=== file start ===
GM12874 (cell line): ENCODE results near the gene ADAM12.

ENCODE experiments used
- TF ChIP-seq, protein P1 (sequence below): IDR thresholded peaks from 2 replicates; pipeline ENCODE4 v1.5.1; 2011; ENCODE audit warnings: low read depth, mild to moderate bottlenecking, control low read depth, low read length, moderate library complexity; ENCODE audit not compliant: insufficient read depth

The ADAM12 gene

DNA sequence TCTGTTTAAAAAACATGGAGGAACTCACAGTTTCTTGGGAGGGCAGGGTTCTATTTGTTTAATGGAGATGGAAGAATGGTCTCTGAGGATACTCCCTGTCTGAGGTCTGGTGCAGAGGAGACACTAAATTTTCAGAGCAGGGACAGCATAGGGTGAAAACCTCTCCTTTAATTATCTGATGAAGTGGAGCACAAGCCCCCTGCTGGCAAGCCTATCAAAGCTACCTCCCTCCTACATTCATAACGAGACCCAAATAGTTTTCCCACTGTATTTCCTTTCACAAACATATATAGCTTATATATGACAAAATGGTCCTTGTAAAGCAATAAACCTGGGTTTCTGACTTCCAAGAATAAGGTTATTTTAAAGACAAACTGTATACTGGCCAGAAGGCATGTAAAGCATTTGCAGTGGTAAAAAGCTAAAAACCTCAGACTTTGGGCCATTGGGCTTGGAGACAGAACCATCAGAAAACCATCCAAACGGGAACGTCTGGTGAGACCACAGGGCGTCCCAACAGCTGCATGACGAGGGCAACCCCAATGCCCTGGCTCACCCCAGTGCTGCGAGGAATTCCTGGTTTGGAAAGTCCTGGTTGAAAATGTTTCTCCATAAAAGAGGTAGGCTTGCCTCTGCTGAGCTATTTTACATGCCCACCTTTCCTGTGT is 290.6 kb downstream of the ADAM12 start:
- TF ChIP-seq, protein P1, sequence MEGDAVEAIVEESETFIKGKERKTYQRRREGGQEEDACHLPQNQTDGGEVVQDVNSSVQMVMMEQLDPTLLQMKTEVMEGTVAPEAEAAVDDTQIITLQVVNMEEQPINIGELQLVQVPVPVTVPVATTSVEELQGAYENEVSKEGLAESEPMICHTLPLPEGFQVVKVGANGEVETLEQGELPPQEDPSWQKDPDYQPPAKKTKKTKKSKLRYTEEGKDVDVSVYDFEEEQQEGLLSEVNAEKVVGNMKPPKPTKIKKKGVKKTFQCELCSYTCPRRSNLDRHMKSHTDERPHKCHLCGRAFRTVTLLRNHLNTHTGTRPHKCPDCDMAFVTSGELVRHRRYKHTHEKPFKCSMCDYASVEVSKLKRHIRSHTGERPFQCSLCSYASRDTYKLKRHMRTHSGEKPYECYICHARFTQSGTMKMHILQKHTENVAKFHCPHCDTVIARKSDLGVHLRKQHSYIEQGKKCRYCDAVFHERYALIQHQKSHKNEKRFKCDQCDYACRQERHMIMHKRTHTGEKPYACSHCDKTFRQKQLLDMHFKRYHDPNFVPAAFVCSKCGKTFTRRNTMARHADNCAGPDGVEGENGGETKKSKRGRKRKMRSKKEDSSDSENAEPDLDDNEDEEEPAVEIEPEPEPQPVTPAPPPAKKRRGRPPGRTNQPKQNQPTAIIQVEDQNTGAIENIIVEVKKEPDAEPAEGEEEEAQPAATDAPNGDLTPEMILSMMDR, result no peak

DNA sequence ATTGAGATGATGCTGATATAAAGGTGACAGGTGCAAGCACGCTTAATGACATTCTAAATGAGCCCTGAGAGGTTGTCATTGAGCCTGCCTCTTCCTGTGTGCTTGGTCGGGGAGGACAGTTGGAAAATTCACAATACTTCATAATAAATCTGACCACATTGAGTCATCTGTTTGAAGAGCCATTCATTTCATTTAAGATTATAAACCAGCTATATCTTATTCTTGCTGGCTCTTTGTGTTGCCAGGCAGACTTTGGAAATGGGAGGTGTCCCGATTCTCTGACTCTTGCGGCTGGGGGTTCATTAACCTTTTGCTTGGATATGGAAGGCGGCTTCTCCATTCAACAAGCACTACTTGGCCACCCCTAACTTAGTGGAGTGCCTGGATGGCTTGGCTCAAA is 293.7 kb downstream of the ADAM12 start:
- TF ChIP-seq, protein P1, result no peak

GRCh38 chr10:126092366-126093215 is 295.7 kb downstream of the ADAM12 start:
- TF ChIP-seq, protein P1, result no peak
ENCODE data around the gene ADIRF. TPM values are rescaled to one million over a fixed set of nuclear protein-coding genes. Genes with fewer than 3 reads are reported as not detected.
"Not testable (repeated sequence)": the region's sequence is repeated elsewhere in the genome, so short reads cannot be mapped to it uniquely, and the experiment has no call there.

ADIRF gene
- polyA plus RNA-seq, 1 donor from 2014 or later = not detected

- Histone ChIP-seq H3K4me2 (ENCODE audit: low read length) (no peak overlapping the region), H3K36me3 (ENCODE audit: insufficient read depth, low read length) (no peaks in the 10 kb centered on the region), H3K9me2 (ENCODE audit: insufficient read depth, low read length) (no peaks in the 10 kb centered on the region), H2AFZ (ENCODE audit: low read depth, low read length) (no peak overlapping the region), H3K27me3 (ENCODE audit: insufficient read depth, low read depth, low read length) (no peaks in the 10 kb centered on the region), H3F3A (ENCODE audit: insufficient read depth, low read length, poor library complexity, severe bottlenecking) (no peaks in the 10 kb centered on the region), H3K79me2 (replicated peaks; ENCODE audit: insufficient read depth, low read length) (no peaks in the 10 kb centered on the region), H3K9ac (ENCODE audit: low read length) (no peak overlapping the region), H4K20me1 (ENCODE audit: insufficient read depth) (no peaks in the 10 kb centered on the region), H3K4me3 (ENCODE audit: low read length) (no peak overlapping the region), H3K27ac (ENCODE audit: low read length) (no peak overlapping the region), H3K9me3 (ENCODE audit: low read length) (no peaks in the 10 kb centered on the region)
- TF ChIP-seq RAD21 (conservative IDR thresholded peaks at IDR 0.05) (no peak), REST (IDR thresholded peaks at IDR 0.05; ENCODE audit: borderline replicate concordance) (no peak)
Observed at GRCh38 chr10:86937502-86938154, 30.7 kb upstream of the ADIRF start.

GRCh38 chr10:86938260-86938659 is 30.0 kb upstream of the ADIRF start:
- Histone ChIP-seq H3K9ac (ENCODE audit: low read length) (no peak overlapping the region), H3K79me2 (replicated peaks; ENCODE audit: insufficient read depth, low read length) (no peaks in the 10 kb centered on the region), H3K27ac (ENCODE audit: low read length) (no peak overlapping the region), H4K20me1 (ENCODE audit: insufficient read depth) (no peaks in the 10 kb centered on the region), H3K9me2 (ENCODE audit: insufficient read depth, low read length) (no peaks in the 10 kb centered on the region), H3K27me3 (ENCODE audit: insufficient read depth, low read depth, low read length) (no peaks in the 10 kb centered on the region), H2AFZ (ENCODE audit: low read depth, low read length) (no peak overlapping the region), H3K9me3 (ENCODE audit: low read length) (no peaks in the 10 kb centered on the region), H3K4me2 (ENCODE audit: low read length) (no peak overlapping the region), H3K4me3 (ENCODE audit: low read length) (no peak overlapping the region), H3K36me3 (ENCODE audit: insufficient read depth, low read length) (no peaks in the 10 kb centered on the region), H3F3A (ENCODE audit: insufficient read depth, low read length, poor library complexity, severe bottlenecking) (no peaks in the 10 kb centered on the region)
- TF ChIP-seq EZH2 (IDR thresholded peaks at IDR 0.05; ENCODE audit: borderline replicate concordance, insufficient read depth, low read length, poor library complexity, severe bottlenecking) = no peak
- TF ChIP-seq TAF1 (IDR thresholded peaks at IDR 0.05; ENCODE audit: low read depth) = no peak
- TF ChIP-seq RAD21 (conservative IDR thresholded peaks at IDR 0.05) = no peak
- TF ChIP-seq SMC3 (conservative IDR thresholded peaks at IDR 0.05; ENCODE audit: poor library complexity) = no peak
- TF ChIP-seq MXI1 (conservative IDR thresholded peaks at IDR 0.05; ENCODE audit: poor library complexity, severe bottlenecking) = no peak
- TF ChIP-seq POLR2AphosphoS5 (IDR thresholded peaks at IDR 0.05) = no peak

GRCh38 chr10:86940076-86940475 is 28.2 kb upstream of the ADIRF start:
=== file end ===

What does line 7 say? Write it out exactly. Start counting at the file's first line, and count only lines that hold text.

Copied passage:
DNA sequence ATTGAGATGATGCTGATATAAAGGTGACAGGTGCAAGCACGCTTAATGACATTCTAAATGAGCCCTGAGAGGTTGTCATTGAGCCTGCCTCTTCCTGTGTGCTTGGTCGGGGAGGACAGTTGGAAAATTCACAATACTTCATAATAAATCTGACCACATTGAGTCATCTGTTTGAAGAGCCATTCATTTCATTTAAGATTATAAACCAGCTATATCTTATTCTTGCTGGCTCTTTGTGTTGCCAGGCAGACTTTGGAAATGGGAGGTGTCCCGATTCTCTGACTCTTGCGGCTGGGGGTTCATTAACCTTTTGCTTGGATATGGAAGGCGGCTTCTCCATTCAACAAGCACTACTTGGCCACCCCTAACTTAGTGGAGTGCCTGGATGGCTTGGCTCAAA is 293.7 kb downstream of the ADAM12 start: